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Eur J Cancer. 2004 Dec;40(18):2705-16.

Contraception for teenagers and young adults with cancer.

Author information

1
Yorkshire Regional Centre for Paediatric Oncology & Haematology, St. James's University Hospital, Leeds, UK. valerie.laurence@curie.net

Abstract

Adolescence can be an extremely stressful time for all concerned. When this period is then compounded by the development of cancer, formidable and seemingly insurmountable problems may be perceived. Cancer in adolescence is relatively uncommon, with an annual incidence rate in western populations of approximately 150-200 per million. Five-year survival of patients diagnosed around 1990 exceeded 70% in the United Kingdom (UK) and United States of America (USA), and adolescents with cancer are likely to remain fertile. Further advances in therapeutic modalities are creating a generation of adolescents and young adults with cancer who can now aspire to the same sexual and reproductive activities as their healthy peers. This then raises the issue of avoidance of undesired pregnancy during and after treatment. This article aims to address the contraceptive needs of adolescents and young adults undergoing treatment for cancer.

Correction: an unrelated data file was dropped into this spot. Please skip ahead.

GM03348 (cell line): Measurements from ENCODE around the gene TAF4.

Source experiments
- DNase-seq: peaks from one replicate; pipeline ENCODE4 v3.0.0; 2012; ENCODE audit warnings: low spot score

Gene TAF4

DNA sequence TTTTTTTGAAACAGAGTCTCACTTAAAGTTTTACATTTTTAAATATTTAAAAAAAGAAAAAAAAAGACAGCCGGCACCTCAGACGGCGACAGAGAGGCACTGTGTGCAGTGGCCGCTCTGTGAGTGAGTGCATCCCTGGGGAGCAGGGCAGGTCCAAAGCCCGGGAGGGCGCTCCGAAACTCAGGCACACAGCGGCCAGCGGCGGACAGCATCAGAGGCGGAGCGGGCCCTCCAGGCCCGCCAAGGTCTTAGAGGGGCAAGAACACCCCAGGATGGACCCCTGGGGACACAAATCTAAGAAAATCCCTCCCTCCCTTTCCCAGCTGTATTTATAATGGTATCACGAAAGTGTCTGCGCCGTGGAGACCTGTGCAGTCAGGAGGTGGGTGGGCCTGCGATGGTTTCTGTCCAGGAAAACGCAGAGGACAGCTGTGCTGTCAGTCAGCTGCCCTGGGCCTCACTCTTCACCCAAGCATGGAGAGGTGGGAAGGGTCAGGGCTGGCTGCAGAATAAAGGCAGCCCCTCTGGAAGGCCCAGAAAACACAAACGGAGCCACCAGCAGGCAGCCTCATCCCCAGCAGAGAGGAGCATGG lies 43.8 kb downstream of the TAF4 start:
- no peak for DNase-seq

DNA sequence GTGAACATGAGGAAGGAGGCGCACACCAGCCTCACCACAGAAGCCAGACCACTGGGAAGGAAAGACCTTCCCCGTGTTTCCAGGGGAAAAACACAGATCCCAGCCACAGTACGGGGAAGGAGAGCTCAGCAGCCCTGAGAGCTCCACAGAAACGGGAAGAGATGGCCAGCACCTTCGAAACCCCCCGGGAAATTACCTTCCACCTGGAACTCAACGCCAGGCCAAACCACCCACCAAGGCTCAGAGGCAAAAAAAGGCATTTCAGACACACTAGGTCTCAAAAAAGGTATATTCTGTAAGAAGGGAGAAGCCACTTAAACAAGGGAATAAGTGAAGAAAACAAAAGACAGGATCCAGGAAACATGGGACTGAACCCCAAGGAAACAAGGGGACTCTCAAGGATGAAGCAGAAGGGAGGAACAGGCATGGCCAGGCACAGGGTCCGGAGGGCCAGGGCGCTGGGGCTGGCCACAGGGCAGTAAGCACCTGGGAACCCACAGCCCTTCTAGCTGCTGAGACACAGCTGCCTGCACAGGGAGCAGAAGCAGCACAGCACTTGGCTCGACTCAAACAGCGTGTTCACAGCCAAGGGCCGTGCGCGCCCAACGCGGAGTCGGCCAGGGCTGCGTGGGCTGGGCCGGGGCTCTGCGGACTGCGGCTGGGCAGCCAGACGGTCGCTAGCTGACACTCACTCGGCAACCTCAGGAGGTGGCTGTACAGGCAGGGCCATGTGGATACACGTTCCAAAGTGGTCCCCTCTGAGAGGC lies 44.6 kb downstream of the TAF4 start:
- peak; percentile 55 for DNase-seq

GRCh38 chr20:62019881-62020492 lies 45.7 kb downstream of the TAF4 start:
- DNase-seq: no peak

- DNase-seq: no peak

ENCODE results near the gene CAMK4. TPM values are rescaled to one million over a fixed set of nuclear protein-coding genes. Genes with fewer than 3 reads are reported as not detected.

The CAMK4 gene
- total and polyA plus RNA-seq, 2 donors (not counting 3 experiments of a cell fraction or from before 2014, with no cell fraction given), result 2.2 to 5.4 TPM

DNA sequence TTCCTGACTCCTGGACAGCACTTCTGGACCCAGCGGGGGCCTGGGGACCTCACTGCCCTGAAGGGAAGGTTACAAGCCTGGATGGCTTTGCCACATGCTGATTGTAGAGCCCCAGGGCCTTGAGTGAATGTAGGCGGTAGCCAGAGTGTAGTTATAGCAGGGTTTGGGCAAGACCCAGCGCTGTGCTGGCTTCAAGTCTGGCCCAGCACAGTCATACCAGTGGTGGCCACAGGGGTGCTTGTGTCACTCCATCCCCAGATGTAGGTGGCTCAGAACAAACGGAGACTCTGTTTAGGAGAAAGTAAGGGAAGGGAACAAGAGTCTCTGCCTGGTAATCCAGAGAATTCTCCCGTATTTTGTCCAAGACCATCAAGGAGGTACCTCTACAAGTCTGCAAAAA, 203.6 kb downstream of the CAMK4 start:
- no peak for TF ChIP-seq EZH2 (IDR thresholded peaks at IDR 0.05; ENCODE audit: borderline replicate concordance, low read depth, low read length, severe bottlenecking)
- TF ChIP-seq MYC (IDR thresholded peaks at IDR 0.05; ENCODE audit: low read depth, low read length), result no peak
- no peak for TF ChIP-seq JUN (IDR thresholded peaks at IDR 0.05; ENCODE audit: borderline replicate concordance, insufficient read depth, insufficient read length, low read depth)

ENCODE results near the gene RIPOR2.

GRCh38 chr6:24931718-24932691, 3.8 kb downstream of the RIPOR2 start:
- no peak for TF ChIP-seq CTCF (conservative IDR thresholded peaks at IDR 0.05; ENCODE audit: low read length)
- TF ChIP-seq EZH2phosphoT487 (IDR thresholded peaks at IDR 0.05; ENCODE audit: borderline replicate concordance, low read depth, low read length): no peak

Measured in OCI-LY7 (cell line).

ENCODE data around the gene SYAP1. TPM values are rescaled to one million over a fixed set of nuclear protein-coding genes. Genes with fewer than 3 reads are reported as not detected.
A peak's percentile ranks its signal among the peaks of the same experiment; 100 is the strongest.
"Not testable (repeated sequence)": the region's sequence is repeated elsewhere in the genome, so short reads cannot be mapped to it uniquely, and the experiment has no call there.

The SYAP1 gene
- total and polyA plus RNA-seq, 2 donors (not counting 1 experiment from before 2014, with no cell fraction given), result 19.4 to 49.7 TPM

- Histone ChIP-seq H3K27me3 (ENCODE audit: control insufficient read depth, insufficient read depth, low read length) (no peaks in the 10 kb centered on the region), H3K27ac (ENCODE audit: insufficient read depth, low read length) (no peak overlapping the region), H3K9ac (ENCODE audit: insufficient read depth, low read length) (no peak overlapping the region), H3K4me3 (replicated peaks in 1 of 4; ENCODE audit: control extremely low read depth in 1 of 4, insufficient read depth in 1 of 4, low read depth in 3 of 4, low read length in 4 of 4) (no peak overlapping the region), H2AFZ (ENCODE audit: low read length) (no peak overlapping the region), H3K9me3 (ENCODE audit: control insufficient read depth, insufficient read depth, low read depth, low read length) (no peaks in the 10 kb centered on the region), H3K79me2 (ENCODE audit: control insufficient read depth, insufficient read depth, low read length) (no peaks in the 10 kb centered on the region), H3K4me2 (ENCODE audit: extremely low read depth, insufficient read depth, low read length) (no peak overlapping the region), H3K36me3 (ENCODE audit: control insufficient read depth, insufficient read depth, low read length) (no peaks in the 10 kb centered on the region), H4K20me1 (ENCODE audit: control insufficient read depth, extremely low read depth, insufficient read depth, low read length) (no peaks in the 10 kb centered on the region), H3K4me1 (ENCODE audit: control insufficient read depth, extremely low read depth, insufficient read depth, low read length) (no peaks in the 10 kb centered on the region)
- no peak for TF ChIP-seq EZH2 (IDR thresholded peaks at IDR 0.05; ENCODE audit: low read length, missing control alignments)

PMID:
15571952
DOI:
10.1016/j.ejca.2004.09.003
[Indexed for MEDLINE]

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